This past Memorial Day weekend I joined my brother and his family for a short road trip to a bluegrass festival & parade held in a little Northeast GA town about 90 minutes away from our home. As a lifelong bluegrass fan and native Georgian, I genuinely looked forward to the event.
The parade kicked off just before noon. It started appropriately with a local singer, poised and freshly polished for belting out a heartfelt rendition of the National Anthem. When the sound system rang the first notes of "Dixie" and it was sung BEFORE the The Star Spangled Banner, even as a native Southerner I was more than a little taken aback.
The parade's MC was a local radio personality who had obviously studied the speech patterns, homespun sense of humor & stage presence of that late, great Mississippian, Jerry Clower. The guy did a fabulous job. He named the make, model, and year of each antique car that passed, and identified each of the three floats manned by uniformed re-enactors of The War Between The States, occupants zealously waving huge banners sporting the Stars & Bars of the long-defunct Confederacy.
After two sets of 21-musket salutes by ragtag groups of Rebel re-enactors, I was ready for the VFW, the American Legionnaires, or at least for a high school marching band to strut by, beating their drums to something remotely patriotic. Heck, I would've settled for a short, bald guy in platform shoes singing "God Bless the USA". Alas, it was not to be. Out of nearly 90 minutes of parading participants, we never saw a single veteran's group, National Guard squad, or even a JROTC color guard. The Memorial Day parade was devoid of any memory of any veteran except those from the Confederate States of America.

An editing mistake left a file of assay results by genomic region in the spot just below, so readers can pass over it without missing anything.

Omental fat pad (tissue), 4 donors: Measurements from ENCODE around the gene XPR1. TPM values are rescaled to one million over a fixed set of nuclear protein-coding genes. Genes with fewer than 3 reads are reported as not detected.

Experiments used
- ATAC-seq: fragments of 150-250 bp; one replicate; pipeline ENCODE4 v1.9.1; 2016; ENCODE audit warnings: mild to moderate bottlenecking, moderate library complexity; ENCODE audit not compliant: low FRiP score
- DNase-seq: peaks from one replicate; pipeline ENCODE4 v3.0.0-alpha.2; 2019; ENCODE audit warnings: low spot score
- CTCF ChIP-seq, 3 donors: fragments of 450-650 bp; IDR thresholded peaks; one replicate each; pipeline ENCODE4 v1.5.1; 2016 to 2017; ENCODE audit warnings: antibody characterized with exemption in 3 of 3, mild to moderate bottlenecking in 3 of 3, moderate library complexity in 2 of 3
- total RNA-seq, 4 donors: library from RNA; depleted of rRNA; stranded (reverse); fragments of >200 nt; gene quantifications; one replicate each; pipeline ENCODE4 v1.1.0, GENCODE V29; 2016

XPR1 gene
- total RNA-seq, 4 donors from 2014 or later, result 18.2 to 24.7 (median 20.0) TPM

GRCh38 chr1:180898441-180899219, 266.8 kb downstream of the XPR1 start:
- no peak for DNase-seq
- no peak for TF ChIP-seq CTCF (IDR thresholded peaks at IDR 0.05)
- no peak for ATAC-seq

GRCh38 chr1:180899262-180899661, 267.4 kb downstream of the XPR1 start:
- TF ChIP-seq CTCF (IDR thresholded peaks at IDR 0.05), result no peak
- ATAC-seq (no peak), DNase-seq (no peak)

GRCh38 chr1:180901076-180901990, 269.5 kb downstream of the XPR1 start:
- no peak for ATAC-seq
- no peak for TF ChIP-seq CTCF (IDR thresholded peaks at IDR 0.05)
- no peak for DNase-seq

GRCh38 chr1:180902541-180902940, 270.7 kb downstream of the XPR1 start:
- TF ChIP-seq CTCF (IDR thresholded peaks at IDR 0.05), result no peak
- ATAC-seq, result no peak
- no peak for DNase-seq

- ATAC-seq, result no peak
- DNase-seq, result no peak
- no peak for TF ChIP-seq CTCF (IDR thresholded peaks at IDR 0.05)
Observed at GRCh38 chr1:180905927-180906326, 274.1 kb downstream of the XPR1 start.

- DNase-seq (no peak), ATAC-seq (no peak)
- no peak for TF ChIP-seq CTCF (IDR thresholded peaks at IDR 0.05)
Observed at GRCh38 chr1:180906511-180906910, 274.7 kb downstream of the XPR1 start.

I'm a firm believer in preserving our Southern heritage. I draw the line at doing so to the detriment of our national heritage to the point of completely removing from Memorial Day any public memory of the military veterans whose blood and courage has continued to preserve our national freedom for more than two and a half centuries.
Later that same day, my confusion had grown to something just short of outrage. I only achieved peace by realizing the following: It is only by virtue of the sweat, blood, and courage of those volunteer US soldiers, sailors, airmen, and Marines who are protecting and defending all of us at this very moment that the shortsighted and overly-provincial folks of that little town are able to celebrate a "veteran-free" Memorial Day.
For me, that knowledge does not make the nature of that parade either correct or acceptable, but it puts the situation in a palatable perspective.